The following year I went through the same training routine, but having been unsuccessful I tried harder to get a bit fitter so I could complete the course. The additional training involved more running up Ben Bowie which had a short steep section near the top which I could never run up but could gradually take it more easily the fitter I got. Also I was climbing Munros and although I can't remember exactly when I did them the following are some that I have summited: Ben Ime, Ben Cruachan, Ben Vorlich, Ben Lomond, An Caisteal, The Cobbler, The Brack, Bidean nam Bain (see 'Stuck on a mountain - ...' elsewhere in the Travel section), Ben More and Ben Dorain and its partner - it was on the saddle between these two that I saw a Ptarmigan bird wandering around among the rocks.

As an aside, outside Scotland, I have sumitted Helvellyn, Skiddaw, Scafell and Scafell Pike all in the Lake District, Snowdon by Crib Corch -Red Ridge- (Welsh folks will have to excuse my spelling there), Slieve Donard, Comedagh, Slieve Bearnagh and every other top in the Mourne Mountains in Northern Ireland. There are a few others that I can't recall so that lets me get back to the Ben Nevis story.

Now, where was I? Ah yes, training for another shot at the Ben Nevis Race. The training went well and I felt fitter the following year so entered for the Race only to have a cold on the day so I couldn't run. I went to Fort William to watch the race anyway and at the check in I told the organizers I wasn't running. The organizers told me the race was cancelled anyway because of bad weather near the top. At the base of the mountain it was a grey day and visibility was good. I went to a car park in Glen Nevis to have a picnic lunch and could see that the cloud ceiling was less than 1000 feet and for the 3000 feet above this the runners would be running 'blind'. I agreed that the organizers had made the correct decision. Before I left the car park I noticed some of the hardier fell runners had decided to go up anyway and I was able to watch some of them disappear into the clouds. I didn't hang around to see any of them come back as I had heard there were marshals on the course assessing the weather and they could keep an eye on the brave ones.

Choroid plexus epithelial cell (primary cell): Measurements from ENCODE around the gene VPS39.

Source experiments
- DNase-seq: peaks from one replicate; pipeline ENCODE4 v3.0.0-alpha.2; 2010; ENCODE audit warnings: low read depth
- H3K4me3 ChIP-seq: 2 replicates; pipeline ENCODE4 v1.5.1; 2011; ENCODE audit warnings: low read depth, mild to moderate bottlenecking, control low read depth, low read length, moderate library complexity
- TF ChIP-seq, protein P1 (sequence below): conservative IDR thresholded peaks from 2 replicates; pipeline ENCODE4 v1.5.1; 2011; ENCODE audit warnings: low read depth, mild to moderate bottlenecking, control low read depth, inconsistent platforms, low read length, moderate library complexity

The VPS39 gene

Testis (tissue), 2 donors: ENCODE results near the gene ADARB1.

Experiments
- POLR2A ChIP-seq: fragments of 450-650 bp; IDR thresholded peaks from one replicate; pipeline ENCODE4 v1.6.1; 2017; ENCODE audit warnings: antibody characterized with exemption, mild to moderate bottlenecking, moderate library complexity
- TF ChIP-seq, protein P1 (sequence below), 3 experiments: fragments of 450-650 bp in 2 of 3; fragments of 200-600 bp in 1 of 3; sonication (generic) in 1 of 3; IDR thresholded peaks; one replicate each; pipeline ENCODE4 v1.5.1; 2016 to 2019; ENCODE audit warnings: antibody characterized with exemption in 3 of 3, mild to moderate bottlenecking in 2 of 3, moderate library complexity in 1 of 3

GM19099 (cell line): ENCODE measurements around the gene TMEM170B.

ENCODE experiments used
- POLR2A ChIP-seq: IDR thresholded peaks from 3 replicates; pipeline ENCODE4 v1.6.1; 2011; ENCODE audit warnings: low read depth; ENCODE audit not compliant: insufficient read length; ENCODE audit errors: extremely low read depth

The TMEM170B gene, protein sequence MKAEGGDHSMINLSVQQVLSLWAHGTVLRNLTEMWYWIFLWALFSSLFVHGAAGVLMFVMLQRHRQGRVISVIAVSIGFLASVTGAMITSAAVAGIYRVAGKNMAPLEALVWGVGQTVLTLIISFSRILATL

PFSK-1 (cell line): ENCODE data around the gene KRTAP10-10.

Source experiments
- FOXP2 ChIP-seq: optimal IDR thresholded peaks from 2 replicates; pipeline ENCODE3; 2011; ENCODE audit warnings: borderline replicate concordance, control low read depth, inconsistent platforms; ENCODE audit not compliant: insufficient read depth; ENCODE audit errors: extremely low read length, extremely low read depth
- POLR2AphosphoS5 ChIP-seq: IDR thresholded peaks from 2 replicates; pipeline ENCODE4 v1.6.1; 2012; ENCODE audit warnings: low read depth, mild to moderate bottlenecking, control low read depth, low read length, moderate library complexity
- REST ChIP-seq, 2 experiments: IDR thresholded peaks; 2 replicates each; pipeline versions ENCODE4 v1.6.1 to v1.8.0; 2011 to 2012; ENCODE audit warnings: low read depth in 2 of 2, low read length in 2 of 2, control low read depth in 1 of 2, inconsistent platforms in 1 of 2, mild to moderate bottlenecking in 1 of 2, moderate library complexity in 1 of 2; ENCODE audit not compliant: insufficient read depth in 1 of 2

Re: Ben Nevis - a travel recollection. by Ken Dunn on 17 February 2013 9:45pm
 
* Chapter 3 *

The next year I cracked it. I used the same training regime and on the way to Fort William from Helensburgh in my fairly new Cavalier Coupe I ate a couple of Mars bars to stoke up on carbohydrates before the run. It was a fine dry September day. The start was in the same stadium as before and I was carrying an orange in a waistband pouch for survival rations. I didn't carry any water on the race as I would have had a good breakfast before leaving Helensburgh. I did all the check in procedures and ran in a t-shirt. I never liked the bare shoulder singlet as you could lose a lot of heat from the shoulders and they had to work hard on such difficult terrain.

The gun went and I set off with the other 300 or so runners. The same route as before meant running the level bit from the start, jogging the gentle rise on to the steeper bit and walking at a hard push on the very steep bits. I felt good all the way up, even though it was a struggle and the section above 3000 feet was very steep. It was so steep that the 'tourist track' zig zagged 4 or 5 times to ease the gradient. I was only able to short cut one of the zig zags through the rocks and heather and eventually crested onto the top plateau. My body was relieved to be on the flat but I couldn't see the summit as it was a bit misty. Other runners were coming and going so it was easy to get the right direction to move/run/jog. The summit cairn appeared through the mist less than 100 yards ahead and there was a marshal there who gave me a piece of string which I put round my neck for the descent.